Community Liaison Program
What is it?
BrainLink currently runs the 'BrainLink Community Liaison' program across 3 hospitals. It started out as a pilot project funded through philanthropic grants. The BrainLink ABD (Acquired Brain Disorder) Community Liaison Program was developed to trial the effectiveness of a BrainLink ABD Community Liaison Officer (CLO) in a hospital setting; providing a direct link between acute care in hospital and life in the community after discharge.
This service is in the hospital setting which has multiple benefits for those recently admitted and treated for ABD and for their families or carers. Such an event or situation leading to an ABD rarely involves an individual in isolation, therefore it is crucial to take account of the needs of the whole family unit or significant others surrounding the individual. The very nature and shock of dealing with an unexpected event of an ABD presents unknown and unfamiliar conditions that must be understood and dealt with by a patient, family or carer. Families have informed BrainLink that the earliest possible support has helped them to adapt and come to terms with an ABD incident and for many it has achieved better long-term outcomes for both the patient and family
How does it work?
The CLO would meet with the patient and their family, providing face-to-face contact with those diagnosed with ABD and their families; offering support, assistance, and an introduction to BrainLink, often with multiple meetings while in hospital. Patients and families then advised a preference for follow-up, including personal contact by the CLO six weeks after discharge, or the opportunity to make contact only when needed.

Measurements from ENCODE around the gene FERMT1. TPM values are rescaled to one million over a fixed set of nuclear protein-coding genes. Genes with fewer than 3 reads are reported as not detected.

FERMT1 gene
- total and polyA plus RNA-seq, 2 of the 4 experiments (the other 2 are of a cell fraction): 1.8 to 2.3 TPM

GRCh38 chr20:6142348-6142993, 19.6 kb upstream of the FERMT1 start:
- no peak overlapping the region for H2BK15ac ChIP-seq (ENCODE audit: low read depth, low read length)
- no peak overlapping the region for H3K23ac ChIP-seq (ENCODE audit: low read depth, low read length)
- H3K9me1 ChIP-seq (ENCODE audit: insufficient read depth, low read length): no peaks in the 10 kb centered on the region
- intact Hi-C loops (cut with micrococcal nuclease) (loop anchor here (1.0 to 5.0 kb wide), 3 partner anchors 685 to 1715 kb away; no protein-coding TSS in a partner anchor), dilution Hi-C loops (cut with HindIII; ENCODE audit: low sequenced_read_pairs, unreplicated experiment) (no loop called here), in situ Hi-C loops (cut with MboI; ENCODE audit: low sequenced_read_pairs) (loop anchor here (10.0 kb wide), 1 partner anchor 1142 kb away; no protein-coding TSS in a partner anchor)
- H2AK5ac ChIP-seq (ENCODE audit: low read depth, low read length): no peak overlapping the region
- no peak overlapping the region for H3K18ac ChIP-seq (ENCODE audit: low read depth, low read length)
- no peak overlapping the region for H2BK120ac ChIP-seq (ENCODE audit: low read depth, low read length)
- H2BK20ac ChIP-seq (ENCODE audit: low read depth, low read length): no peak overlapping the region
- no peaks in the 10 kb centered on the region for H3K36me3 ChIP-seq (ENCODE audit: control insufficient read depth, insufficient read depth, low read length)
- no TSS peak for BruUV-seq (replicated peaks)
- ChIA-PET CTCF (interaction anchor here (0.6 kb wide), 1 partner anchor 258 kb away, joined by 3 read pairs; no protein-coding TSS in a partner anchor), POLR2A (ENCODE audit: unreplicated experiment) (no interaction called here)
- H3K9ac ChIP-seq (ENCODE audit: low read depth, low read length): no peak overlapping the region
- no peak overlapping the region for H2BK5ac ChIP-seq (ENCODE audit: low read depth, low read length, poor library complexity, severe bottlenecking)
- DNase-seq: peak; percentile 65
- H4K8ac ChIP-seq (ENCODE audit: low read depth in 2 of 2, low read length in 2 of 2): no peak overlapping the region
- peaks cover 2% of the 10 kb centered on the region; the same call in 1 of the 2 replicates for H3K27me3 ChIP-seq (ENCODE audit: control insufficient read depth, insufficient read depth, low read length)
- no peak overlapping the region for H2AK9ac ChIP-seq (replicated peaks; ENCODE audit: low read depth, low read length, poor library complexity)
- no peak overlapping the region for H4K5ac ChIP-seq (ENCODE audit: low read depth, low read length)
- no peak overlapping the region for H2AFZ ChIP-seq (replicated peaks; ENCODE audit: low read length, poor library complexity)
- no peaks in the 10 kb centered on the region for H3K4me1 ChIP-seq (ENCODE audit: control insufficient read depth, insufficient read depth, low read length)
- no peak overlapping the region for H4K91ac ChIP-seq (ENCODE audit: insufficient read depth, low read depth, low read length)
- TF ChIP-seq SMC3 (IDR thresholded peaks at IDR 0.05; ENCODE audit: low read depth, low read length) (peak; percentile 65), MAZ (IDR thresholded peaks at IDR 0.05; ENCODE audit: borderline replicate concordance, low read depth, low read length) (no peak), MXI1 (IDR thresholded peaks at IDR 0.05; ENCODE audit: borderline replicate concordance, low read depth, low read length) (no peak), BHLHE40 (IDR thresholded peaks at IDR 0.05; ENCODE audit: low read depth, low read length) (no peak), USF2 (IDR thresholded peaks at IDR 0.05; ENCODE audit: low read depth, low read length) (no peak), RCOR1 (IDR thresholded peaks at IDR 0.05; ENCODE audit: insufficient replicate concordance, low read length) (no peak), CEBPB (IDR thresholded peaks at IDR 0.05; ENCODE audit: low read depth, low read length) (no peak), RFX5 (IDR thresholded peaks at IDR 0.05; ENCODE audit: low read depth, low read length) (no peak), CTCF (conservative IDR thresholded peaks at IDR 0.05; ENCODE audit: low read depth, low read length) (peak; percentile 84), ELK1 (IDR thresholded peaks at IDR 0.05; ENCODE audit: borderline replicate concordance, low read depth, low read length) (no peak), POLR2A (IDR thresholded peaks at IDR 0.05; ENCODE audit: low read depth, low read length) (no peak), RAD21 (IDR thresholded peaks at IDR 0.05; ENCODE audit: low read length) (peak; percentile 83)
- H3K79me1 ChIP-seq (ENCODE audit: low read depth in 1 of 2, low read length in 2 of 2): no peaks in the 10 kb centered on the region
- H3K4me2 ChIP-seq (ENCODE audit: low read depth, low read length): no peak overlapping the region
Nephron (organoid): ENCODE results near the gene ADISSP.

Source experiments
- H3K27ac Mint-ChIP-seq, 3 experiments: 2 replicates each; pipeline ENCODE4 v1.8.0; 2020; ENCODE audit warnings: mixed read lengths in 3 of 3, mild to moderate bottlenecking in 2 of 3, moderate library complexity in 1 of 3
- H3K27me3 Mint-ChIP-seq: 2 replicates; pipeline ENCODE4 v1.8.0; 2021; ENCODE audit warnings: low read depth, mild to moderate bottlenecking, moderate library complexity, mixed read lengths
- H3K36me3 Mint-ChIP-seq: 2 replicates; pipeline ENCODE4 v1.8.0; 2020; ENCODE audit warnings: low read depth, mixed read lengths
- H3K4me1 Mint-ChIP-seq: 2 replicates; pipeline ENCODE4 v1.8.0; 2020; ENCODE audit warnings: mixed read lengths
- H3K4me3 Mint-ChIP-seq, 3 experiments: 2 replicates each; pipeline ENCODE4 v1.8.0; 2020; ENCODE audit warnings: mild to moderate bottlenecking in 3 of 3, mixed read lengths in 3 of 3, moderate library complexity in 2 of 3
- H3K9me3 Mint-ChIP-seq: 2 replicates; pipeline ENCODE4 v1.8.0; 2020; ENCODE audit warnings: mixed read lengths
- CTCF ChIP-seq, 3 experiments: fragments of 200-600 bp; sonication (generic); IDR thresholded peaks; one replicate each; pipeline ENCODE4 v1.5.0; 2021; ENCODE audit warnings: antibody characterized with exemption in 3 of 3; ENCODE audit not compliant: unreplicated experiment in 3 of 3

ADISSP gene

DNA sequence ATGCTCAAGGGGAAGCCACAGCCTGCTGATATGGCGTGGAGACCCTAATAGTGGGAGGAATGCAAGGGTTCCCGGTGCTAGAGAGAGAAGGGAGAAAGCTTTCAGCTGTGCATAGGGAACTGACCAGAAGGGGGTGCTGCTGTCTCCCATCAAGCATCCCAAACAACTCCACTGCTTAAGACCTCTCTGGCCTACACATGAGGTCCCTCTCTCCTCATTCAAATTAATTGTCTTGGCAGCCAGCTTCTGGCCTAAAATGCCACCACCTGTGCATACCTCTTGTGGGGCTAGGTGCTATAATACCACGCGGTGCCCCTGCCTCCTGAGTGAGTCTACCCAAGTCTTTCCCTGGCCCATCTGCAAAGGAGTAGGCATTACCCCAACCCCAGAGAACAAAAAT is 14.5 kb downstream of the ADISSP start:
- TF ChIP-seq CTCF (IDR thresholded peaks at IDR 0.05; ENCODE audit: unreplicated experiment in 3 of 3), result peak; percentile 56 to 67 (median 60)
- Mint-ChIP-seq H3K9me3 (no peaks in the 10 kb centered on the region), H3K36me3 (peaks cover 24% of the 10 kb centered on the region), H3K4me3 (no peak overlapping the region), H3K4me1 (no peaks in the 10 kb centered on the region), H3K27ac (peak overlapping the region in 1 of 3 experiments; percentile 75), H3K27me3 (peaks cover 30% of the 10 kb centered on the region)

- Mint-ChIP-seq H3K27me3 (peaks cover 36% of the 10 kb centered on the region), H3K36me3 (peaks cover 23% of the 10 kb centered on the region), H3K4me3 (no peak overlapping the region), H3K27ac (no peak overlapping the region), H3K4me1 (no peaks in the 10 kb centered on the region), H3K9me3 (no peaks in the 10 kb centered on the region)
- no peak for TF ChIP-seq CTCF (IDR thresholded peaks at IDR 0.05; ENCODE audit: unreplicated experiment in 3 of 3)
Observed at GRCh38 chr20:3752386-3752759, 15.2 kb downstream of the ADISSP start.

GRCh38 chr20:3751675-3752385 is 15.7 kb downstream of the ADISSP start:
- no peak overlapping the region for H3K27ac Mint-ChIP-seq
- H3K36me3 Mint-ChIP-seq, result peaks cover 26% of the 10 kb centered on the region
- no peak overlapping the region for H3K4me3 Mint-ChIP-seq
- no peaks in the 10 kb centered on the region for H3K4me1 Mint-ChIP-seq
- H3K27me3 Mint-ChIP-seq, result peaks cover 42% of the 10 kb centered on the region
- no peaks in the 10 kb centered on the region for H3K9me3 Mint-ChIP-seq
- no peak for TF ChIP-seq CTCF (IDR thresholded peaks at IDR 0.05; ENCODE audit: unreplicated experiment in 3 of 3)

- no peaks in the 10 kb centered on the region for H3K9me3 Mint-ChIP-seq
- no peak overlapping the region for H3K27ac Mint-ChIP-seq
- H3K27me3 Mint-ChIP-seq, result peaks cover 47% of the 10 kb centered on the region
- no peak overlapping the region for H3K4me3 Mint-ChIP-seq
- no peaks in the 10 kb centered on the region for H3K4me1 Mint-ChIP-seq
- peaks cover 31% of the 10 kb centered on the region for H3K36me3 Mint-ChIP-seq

If referred to BrainLink, patients received regular contact by mail, telephone or email with information about services available to them. If required, home visits were conducted. It was common for patients to realise that, once in the community, they required assistance and support that had not been anticipated while in hospital. By establishing a relationship with patients in hospital, the CLO served as an approachable point of contact after discharge and filled a service gap in the acute care sector, where resources for supportive care after discharge are limited.
For those wishing to access further services, the CLO was able to provide family support, information on resources and assistance, information packs, referrals to other community organisations for specialised care, guidance on to how to seek financial assistance, an information hotline to call in emergencies. It has been recognised by all stakeholders that the longer term needs of people with acquired brain disorders should be a shared responsibility of specialist and local health and community services, with strong connections to other social services such as housing, employment, education, legal, etc.
Families reported a need for information, practical support, continued education and easy access to health and community options to combat isolation, emotional distress, stress and carer burden and overload. Ongoing support is required in the community in order to maximise independence and the quality of life for the many years to come.